- Mauritius: upgrade from G/G to F/G
Mauritius’s business environment risk rating has been upgraded from category G/G to F/G. The country was classified in the highest risk category due to the severe economic impact of the Covid-19 pandemic on the island’s business cycle. It witnessed an economic crunch of 15.6% in 2020, while lower capital inflows and the sudden stop in tourism exerted serious pressure on the currency. The improving international economic climate is driving the 2021 recovery (3.6% GDP growth), even though tourism inflows are expected to remain subdued in the medium term. In 2022, economic growth is expected to reach 5.9%. The country will remain vulnerable to the economic trends in its major trading partners, especially the European markets.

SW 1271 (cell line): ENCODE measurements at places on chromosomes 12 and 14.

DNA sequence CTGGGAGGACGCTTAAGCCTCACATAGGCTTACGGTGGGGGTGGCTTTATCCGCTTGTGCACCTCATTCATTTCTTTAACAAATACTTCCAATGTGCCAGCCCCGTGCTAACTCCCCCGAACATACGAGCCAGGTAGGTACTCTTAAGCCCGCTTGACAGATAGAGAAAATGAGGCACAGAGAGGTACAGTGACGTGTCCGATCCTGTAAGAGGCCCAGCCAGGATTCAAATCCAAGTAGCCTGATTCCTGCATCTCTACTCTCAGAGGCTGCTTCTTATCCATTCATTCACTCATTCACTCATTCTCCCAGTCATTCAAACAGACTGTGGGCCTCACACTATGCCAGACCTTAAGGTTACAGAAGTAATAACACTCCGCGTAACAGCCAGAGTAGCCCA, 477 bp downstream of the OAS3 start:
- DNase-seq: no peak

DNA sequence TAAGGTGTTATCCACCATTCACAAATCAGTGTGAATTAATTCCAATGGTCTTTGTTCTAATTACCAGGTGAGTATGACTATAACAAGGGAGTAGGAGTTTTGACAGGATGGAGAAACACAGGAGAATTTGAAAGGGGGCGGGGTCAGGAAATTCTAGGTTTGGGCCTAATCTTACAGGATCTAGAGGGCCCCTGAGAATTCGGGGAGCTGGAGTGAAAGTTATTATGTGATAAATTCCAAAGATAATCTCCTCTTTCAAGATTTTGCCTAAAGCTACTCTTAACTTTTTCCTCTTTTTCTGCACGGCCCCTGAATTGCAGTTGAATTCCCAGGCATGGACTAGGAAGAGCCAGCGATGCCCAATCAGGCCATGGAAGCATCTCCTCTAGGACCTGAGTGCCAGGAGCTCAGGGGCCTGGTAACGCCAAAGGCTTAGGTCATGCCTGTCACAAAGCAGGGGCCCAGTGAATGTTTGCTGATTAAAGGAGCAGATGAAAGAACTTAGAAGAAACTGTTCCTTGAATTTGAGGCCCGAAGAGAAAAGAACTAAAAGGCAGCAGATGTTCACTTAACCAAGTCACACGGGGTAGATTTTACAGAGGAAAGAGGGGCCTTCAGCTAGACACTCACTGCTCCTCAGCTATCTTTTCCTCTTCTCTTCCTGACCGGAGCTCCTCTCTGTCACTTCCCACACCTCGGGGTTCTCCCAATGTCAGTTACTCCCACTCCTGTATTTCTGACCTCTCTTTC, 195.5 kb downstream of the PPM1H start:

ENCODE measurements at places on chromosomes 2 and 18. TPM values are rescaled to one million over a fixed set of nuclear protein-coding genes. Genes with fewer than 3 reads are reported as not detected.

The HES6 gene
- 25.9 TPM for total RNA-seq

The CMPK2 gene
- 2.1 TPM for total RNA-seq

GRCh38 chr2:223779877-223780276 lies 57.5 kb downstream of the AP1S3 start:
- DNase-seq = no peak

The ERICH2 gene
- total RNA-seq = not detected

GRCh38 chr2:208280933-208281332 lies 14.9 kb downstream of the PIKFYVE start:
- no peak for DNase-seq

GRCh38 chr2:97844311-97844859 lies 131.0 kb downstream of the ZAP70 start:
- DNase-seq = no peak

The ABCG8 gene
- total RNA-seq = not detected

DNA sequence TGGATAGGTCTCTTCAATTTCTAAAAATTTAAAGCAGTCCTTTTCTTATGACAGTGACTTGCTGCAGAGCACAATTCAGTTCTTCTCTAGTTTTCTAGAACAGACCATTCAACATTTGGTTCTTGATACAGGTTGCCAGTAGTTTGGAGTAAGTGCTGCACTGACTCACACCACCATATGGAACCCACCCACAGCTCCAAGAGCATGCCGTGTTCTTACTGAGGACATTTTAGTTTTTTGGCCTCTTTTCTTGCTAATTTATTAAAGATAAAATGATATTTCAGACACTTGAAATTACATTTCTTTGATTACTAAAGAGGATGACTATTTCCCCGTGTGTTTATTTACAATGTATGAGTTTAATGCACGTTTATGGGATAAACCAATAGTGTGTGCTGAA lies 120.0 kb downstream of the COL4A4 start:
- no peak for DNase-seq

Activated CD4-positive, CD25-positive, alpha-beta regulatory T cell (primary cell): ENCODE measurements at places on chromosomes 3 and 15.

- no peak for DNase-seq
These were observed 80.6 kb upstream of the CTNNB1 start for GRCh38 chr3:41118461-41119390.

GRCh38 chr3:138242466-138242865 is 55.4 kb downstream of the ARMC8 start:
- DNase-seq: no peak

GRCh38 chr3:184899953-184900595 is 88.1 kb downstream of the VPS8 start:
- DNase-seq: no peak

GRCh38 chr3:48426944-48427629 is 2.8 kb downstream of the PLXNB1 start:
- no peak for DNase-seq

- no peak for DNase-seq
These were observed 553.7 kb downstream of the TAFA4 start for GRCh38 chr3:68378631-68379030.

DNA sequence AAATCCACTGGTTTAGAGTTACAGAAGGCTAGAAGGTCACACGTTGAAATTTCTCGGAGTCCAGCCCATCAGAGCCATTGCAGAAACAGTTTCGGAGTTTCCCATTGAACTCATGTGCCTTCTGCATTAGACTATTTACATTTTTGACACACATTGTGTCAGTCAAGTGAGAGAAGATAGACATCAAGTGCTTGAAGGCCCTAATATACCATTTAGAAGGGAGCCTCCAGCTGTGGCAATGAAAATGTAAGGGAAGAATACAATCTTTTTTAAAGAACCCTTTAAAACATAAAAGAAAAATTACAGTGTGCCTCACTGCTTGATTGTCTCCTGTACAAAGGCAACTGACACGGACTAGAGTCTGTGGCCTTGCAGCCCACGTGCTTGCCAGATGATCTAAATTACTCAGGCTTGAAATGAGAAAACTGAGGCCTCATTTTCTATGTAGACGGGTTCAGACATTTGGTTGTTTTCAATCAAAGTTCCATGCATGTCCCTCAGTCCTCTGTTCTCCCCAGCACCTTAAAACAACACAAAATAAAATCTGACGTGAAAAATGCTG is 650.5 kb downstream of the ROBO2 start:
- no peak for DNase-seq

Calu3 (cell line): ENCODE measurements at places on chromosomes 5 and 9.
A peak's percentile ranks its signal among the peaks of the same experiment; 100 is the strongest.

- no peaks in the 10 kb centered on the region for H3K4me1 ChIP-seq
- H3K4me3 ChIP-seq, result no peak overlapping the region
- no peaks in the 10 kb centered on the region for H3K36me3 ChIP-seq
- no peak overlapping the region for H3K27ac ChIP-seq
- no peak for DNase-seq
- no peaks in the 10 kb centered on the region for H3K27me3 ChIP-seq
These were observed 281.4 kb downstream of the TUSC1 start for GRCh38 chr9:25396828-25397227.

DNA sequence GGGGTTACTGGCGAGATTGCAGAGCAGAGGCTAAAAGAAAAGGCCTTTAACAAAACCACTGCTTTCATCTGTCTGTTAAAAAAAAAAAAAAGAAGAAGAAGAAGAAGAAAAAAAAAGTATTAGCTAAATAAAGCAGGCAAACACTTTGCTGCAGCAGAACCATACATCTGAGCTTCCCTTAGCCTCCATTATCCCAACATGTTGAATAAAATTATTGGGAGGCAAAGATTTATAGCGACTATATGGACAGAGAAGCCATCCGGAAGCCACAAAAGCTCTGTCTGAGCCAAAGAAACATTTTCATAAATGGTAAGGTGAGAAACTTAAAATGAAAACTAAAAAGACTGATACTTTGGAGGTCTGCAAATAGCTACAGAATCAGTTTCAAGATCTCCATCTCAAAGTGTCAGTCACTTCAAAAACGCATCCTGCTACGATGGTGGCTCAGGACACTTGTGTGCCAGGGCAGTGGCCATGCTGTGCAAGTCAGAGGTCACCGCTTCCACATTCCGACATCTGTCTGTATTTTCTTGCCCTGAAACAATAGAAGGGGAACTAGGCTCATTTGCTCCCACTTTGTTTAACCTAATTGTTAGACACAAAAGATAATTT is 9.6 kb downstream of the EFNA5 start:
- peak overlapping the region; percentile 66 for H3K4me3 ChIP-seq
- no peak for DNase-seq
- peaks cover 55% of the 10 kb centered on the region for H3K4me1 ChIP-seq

Many countries in Latin America and Asia have been also upgraded. Find more information in our recent publication on Latin America and in our upcoming publication on Asia.